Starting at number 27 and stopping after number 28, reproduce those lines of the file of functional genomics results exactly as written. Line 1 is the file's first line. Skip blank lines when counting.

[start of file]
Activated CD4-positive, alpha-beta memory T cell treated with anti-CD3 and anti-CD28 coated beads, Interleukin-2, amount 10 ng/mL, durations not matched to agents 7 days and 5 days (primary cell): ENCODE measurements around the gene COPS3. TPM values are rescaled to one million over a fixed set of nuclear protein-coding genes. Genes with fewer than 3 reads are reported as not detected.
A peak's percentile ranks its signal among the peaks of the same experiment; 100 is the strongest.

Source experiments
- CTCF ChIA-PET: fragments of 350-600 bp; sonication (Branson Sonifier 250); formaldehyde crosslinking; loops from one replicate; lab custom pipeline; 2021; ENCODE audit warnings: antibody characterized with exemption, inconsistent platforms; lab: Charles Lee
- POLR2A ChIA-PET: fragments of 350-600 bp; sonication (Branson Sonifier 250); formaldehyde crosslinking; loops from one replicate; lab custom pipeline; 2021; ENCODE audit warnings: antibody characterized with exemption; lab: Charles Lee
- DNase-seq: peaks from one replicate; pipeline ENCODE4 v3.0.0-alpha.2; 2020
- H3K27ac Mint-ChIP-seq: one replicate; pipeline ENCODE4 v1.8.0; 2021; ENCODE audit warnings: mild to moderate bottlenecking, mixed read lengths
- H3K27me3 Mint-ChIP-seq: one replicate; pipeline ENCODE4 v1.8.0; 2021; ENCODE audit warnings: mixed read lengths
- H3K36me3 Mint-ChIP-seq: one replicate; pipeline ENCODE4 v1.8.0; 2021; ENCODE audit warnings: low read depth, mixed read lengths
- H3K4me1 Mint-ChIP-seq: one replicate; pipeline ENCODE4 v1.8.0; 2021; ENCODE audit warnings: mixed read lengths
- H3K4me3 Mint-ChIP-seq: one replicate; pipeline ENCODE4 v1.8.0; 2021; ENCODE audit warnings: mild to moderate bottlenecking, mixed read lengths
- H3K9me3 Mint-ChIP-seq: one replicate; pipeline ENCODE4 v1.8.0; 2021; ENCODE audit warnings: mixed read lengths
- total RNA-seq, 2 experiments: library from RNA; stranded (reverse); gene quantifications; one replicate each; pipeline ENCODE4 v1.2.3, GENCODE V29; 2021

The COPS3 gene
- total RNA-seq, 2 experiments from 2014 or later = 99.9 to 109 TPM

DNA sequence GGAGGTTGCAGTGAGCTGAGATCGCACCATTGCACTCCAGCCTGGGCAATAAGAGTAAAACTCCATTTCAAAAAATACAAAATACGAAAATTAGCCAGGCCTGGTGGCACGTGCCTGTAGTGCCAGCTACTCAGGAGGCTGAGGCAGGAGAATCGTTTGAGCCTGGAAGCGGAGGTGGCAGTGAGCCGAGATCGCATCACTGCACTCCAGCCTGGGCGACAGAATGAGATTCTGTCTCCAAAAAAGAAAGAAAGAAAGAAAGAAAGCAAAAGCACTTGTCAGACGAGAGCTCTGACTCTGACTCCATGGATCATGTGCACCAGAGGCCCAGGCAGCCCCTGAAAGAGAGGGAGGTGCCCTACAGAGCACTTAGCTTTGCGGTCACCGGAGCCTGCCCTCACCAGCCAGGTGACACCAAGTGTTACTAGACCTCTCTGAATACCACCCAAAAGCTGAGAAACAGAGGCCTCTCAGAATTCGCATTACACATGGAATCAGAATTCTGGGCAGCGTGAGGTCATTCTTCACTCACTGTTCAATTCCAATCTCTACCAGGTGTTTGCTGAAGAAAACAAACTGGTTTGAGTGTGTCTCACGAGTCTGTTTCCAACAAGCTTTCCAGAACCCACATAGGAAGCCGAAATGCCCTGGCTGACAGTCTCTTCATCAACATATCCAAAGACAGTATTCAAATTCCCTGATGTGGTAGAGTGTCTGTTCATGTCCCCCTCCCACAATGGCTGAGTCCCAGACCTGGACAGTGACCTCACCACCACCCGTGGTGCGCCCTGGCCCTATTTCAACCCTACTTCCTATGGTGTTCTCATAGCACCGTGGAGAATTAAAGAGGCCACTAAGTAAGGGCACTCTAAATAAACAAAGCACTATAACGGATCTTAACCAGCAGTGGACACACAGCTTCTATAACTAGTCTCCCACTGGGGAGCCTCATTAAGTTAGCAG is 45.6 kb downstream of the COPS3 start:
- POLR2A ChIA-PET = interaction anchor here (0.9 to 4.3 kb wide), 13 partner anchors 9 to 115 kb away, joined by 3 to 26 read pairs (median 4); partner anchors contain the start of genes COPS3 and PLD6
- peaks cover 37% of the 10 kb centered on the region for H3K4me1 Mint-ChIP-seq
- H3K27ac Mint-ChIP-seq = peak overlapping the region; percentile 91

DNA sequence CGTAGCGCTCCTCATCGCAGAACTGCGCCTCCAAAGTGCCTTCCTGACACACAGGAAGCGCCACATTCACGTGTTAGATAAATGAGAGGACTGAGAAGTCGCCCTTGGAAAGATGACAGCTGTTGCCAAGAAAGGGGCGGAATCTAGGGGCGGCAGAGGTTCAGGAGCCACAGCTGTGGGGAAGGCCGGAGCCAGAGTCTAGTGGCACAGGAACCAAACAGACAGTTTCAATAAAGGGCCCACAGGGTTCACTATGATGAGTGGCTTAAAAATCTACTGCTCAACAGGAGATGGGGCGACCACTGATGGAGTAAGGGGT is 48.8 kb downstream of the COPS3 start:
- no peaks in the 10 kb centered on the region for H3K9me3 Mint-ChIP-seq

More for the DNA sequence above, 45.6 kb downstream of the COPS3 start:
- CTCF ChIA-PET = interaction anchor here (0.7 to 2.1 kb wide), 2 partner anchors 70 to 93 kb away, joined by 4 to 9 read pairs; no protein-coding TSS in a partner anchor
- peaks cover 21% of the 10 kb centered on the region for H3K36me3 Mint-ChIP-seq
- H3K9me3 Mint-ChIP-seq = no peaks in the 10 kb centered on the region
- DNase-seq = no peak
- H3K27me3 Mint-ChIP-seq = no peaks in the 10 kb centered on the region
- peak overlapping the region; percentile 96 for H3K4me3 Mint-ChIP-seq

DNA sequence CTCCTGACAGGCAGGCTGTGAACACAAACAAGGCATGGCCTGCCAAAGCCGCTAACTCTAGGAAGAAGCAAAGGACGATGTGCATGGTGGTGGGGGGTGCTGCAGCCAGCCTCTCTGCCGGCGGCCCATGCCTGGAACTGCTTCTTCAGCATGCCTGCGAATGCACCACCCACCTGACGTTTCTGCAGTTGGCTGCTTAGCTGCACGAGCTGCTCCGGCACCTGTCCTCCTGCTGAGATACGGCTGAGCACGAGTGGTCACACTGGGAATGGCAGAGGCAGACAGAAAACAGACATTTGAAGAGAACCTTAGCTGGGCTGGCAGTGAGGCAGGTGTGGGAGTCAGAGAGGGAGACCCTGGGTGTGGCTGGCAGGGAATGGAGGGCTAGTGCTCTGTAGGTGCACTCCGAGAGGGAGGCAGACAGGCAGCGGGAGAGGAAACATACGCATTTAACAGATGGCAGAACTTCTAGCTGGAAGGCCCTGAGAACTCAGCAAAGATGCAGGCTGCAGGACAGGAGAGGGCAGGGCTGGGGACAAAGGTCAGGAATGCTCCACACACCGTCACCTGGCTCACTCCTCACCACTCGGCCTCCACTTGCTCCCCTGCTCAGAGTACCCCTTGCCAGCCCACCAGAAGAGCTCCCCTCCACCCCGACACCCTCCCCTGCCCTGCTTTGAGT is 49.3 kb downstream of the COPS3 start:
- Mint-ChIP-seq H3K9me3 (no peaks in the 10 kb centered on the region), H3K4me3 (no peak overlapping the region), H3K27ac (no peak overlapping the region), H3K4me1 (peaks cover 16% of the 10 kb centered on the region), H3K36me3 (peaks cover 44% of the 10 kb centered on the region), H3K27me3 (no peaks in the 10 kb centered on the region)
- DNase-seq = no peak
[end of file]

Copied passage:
- H3K27me3 Mint-ChIP-seq = no peaks in the 10 kb centered on the region
- peak overlapping the region; percentile 96 for H3K4me3 Mint-ChIP-seq